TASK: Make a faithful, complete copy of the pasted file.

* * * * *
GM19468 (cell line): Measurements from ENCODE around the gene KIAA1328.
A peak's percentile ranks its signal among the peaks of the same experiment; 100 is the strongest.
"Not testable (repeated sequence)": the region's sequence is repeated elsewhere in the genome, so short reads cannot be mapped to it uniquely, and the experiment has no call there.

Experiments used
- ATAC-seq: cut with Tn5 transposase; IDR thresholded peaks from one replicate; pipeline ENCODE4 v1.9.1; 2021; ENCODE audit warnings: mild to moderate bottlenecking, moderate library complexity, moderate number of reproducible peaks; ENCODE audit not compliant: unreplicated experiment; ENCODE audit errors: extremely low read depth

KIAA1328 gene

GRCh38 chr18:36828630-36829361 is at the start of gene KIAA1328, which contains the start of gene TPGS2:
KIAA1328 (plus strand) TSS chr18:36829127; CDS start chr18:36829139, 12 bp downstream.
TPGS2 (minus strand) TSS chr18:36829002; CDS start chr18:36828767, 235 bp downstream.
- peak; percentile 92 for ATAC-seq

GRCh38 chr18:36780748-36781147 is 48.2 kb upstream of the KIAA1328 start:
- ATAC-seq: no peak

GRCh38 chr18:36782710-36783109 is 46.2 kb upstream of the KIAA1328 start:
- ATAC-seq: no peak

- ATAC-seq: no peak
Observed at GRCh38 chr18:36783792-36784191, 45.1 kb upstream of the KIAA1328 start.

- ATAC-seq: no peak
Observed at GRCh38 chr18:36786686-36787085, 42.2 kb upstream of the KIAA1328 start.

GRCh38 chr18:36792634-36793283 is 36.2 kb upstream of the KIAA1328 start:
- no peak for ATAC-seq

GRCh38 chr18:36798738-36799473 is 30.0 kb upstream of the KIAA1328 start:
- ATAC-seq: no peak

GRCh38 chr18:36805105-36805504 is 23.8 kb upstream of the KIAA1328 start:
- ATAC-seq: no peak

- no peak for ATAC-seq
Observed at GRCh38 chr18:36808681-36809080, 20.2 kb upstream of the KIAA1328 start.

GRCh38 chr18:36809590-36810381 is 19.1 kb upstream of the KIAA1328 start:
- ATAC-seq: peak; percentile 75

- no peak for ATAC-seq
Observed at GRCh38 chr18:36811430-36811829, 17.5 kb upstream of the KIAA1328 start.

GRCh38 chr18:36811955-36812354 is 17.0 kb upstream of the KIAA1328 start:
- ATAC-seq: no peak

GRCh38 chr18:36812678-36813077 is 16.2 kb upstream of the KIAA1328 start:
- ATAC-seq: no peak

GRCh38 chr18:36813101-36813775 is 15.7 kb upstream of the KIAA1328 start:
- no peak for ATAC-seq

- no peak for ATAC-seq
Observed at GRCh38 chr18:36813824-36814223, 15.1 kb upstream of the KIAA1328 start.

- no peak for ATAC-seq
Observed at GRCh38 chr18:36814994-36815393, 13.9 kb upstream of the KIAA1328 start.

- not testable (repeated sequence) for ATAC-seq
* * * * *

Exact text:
GM19468 (cell line): Measurements from ENCODE around the gene KIAA1328.
A peak's percentile ranks its signal among the peaks of the same experiment; 100 is the strongest.
"Not testable (repeated sequence)": the region's sequence is repeated elsewhere in the genome, so short reads cannot be mapped to it uniquely, and the experiment has no call there.

Experiments used
- ATAC-seq: cut with Tn5 transposase; IDR thresholded peaks from one replicate; pipeline ENCODE4 v1.9.1; 2021; ENCODE audit warnings: mild to moderate bottlenecking, moderate library complexity, moderate number of reproducible peaks; ENCODE audit not compliant: unreplicated experiment; ENCODE audit errors: extremely low read depth

KIAA1328 gene

GRCh38 chr18:36828630-36829361 is at the start of gene KIAA1328, which contains the start of gene TPGS2:
KIAA1328 (plus strand) TSS chr18:36829127; CDS start chr18:36829139, 12 bp downstream.
TPGS2 (minus strand) TSS chr18:36829002; CDS start chr18:36828767, 235 bp downstream.
- peak; percentile 92 for ATAC-seq

GRCh38 chr18:36780748-36781147 is 48.2 kb upstream of the KIAA1328 start:
- ATAC-seq: no peak

GRCh38 chr18:36782710-36783109 is 46.2 kb upstream of the KIAA1328 start:
- ATAC-seq: no peak

- ATAC-seq: no peak
Observed at GRCh38 chr18:36783792-36784191, 45.1 kb upstream of the KIAA1328 start.

- ATAC-seq: no peak
Observed at GRCh38 chr18:36786686-36787085, 42.2 kb upstream of the KIAA1328 start.

GRCh38 chr18:36792634-36793283 is 36.2 kb upstream of the KIAA1328 start:
- no peak for ATAC-seq

GRCh38 chr18:36798738-36799473 is 30.0 kb upstream of the KIAA1328 start:
- ATAC-seq: no peak

GRCh38 chr18:36805105-36805504 is 23.8 kb upstream of the KIAA1328 start:
- ATAC-seq: no peak

- no peak for ATAC-seq
Observed at GRCh38 chr18:36808681-36809080, 20.2 kb upstream of the KIAA1328 start.

GRCh38 chr18:36809590-36810381 is 19.1 kb upstream of the KIAA1328 start:
- ATAC-seq: peak; percentile 75

- no peak for ATAC-seq
Observed at GRCh38 chr18:36811430-36811829, 17.5 kb upstream of the KIAA1328 start.

GRCh38 chr18:36811955-36812354 is 17.0 kb upstream of the KIAA1328 start:
- ATAC-seq: no peak

GRCh38 chr18:36812678-36813077 is 16.2 kb upstream of the KIAA1328 start:
- ATAC-seq: no peak

GRCh38 chr18:36813101-36813775 is 15.7 kb upstream of the KIAA1328 start:
- no peak for ATAC-seq

- no peak for ATAC-seq
Observed at GRCh38 chr18:36813824-36814223, 15.1 kb upstream of the KIAA1328 start.

- no peak for ATAC-seq
Observed at GRCh38 chr18:36814994-36815393, 13.9 kb upstream of the KIAA1328 start.

- not testable (repeated sequence) for ATAC-seq